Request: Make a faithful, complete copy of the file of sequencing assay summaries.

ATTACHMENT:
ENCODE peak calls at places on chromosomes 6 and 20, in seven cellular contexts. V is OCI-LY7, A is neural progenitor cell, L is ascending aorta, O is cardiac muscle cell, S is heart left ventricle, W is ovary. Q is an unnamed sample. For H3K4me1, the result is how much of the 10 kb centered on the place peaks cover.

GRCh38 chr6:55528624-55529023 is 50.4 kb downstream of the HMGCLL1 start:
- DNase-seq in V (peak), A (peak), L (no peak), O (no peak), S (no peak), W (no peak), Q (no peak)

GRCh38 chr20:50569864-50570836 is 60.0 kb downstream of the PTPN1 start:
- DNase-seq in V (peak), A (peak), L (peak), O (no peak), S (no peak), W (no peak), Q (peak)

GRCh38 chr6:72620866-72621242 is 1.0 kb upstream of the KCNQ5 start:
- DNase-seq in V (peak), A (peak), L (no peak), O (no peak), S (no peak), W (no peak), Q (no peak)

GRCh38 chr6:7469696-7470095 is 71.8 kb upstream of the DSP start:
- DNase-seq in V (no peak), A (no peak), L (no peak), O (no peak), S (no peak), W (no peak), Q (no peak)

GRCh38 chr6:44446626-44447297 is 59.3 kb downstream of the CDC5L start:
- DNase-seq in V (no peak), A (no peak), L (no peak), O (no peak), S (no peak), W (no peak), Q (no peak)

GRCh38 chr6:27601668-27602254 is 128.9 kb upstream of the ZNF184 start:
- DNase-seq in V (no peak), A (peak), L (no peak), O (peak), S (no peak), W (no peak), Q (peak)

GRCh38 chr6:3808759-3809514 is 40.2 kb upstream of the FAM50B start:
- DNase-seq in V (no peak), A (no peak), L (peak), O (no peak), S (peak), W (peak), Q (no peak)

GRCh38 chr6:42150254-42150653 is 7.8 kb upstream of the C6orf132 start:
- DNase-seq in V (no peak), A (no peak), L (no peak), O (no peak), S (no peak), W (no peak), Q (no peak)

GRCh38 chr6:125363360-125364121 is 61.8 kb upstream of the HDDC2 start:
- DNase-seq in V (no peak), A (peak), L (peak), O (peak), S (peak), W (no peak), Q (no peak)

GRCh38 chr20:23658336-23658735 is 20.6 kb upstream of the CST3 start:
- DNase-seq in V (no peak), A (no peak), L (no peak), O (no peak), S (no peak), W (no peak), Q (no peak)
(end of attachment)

ENCODE peak calls at places on chromosomes 6 and 20, in seven cellular contexts. V is OCI-LY7, A is neural progenitor cell, L is ascending aorta, O is cardiac muscle cell, S is heart left ventricle, W is ovary. Q is an unnamed sample. For H3K4me1, the result is how much of the 10 kb centered on the place peaks cover.

GRCh38 chr6:55528624-55529023 is 50.4 kb downstream of the HMGCLL1 start:
- DNase-seq in V (peak), A (peak), L (no peak), O (no peak), S (no peak), W (no peak), Q (no peak)

GRCh38 chr20:50569864-50570836 is 60.0 kb downstream of the PTPN1 start:
- DNase-seq in V (peak), A (peak), L (peak), O (no peak), S (no peak), W (no peak), Q (peak)

GRCh38 chr6:72620866-72621242 is 1.0 kb upstream of the KCNQ5 start:
- DNase-seq in V (peak), A (peak), L (no peak), O (no peak), S (no peak), W (no peak), Q (no peak)

GRCh38 chr6:7469696-7470095 is 71.8 kb upstream of the DSP start:
- DNase-seq in V (no peak), A (no peak), L (no peak), O (no peak), S (no peak), W (no peak), Q (no peak)

GRCh38 chr6:44446626-44447297 is 59.3 kb downstream of the CDC5L start:
- DNase-seq in V (no peak), A (no peak), L (no peak), O (no peak), S (no peak), W (no peak), Q (no peak)

GRCh38 chr6:27601668-27602254 is 128.9 kb upstream of the ZNF184 start:
- DNase-seq in V (no peak), A (peak), L (no peak), O (peak), S (no peak), W (no peak), Q (peak)

GRCh38 chr6:3808759-3809514 is 40.2 kb upstream of the FAM50B start:
- DNase-seq in V (no peak), A (no peak), L (peak), O (no peak), S (peak), W (peak), Q (no peak)

GRCh38 chr6:42150254-42150653 is 7.8 kb upstream of the C6orf132 start:
- DNase-seq in V (no peak), A (no peak), L (no peak), O (no peak), S (no peak), W (no peak), Q (no peak)

GRCh38 chr6:125363360-125364121 is 61.8 kb upstream of the HDDC2 start:
- DNase-seq in V (no peak), A (peak), L (peak), O (peak), S (peak), W (no peak), Q (no peak)

GRCh38 chr20:23658336-23658735 is 20.6 kb upstream of the CST3 start:
- DNase-seq in V (no peak), A (no peak), L (no peak), O (no peak), S (no peak), W (no peak), Q (no peak)